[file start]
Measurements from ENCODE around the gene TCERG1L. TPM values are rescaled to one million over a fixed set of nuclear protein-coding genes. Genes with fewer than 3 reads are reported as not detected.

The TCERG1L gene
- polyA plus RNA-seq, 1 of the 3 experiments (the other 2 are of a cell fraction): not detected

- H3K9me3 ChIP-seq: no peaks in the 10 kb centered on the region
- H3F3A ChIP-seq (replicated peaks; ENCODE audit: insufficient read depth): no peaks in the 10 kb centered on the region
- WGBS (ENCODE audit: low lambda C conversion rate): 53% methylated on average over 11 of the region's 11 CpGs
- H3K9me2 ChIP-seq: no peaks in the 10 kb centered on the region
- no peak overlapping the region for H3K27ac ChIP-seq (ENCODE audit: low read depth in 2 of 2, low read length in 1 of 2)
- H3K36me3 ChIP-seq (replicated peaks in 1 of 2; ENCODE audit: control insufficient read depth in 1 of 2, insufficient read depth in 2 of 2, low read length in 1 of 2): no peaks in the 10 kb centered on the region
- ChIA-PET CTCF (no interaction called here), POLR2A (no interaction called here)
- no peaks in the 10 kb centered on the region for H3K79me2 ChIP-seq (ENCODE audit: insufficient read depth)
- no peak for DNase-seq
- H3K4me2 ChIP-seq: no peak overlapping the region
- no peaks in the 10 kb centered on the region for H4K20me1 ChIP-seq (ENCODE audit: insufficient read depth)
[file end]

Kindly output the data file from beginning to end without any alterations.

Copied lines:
Measurements from ENCODE around the gene TCERG1L. TPM values are rescaled to one million over a fixed set of nuclear protein-coding genes. Genes with fewer than 3 reads are reported as not detected.

The TCERG1L gene
- polyA plus RNA-seq, 1 of the 3 experiments (the other 2 are of a cell fraction): not detected

- H3K9me3 ChIP-seq: no peaks in the 10 kb centered on the region
- H3F3A ChIP-seq (replicated peaks; ENCODE audit: insufficient read depth): no peaks in the 10 kb centered on the region
- WGBS (ENCODE audit: low lambda C conversion rate): 53% methylated on average over 11 of the region's 11 CpGs
- H3K9me2 ChIP-seq: no peaks in the 10 kb centered on the region
- no peak overlapping the region for H3K27ac ChIP-seq (ENCODE audit: low read depth in 2 of 2, low read length in 1 of 2)
- H3K36me3 ChIP-seq (replicated peaks in 1 of 2; ENCODE audit: control insufficient read depth in 1 of 2, insufficient read depth in 2 of 2, low read length in 1 of 2): no peaks in the 10 kb centered on the region
- ChIA-PET CTCF (no interaction called here), POLR2A (no interaction called here)
- no peaks in the 10 kb centered on the region for H3K79me2 ChIP-seq (ENCODE audit: insufficient read depth)
- no peak for DNase-seq
- H3K4me2 ChIP-seq: no peak overlapping the region
- no peaks in the 10 kb centered on the region for H4K20me1 ChIP-seq (ENCODE audit: insufficient read depth)